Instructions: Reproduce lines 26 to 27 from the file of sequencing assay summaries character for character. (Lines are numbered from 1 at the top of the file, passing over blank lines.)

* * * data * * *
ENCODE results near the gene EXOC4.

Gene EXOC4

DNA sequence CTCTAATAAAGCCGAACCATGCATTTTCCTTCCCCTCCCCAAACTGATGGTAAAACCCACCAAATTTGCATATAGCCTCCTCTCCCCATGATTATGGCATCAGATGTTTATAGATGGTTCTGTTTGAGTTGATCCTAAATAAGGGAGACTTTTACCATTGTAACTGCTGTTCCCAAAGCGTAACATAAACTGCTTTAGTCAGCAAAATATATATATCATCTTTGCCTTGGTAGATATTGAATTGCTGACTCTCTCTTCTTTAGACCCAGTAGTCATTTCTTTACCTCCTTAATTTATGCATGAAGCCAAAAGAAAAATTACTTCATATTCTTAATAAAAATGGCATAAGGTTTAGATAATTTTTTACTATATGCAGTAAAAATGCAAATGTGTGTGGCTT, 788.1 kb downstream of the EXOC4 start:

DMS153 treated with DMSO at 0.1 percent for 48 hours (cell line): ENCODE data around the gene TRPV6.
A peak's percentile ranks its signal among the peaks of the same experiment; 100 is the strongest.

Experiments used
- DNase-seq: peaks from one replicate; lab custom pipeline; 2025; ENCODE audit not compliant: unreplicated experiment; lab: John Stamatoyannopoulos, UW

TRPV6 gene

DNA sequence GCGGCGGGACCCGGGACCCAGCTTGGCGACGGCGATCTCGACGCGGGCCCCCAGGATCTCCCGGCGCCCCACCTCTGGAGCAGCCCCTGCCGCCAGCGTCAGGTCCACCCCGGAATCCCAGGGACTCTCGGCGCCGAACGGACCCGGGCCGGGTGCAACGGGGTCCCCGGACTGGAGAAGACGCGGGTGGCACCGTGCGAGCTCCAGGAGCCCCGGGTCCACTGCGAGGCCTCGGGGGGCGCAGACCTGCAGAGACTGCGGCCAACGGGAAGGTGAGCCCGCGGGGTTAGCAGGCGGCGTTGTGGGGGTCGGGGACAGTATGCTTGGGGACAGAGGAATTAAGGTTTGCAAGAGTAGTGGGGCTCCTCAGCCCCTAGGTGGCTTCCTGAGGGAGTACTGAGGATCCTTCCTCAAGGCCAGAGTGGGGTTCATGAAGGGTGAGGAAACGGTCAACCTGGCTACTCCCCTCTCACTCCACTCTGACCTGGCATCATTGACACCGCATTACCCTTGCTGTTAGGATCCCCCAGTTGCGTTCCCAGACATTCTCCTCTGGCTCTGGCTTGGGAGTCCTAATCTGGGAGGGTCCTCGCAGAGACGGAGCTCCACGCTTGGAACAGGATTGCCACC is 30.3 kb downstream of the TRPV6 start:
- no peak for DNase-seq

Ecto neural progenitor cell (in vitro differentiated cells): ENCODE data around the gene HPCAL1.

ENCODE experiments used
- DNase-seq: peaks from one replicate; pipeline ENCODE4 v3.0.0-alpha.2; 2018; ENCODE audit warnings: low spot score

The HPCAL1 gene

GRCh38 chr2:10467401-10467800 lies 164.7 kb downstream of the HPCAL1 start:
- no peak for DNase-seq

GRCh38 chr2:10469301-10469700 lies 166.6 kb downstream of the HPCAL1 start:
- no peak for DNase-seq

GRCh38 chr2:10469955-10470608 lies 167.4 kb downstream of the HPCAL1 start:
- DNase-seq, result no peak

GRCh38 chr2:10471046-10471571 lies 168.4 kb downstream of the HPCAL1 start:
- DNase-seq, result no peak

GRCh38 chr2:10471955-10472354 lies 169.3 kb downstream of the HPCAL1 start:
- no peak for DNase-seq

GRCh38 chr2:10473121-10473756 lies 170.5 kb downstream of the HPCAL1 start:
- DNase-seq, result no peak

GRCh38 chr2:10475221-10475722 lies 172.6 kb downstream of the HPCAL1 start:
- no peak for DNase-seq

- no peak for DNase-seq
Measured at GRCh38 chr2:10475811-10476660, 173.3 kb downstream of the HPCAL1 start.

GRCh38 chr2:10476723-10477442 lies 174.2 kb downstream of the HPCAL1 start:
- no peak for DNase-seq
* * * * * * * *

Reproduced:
- DNase-seq, result no peak

GRCh38 chr2:10475221-10475722 lies 172.6 kb downstream of the HPCAL1 start: